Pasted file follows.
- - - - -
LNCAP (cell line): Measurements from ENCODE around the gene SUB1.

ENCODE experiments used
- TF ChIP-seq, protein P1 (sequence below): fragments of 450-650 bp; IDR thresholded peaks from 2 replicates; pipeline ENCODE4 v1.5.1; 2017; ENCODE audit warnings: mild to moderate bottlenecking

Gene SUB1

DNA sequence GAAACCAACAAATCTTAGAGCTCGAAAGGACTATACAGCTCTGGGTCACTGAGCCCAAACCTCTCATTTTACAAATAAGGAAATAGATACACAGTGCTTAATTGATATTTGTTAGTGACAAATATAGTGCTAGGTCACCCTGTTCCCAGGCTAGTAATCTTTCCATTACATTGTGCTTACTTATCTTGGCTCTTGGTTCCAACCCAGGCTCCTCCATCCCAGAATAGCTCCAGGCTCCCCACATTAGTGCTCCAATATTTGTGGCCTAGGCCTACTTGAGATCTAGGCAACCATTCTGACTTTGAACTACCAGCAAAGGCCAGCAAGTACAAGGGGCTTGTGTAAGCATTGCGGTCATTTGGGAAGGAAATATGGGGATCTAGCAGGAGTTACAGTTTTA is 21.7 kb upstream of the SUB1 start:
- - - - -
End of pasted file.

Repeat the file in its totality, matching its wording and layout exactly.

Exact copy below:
LNCAP (cell line): Measurements from ENCODE around the gene SUB1.

ENCODE experiments used
- TF ChIP-seq, protein P1 (sequence below): fragments of 450-650 bp; IDR thresholded peaks from 2 replicates; pipeline ENCODE4 v1.5.1; 2017; ENCODE audit warnings: mild to moderate bottlenecking

Gene SUB1

DNA sequence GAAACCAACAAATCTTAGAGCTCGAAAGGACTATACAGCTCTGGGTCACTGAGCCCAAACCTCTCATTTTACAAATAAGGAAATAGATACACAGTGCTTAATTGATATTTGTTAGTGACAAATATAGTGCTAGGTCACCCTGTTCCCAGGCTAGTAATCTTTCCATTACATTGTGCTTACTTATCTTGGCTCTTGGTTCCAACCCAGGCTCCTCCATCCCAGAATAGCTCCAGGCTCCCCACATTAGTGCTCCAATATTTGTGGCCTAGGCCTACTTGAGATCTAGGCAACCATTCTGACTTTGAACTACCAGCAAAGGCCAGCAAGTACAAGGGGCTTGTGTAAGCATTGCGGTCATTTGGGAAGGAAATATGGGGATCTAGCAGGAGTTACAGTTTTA is 21.7 kb upstream of the SUB1 start: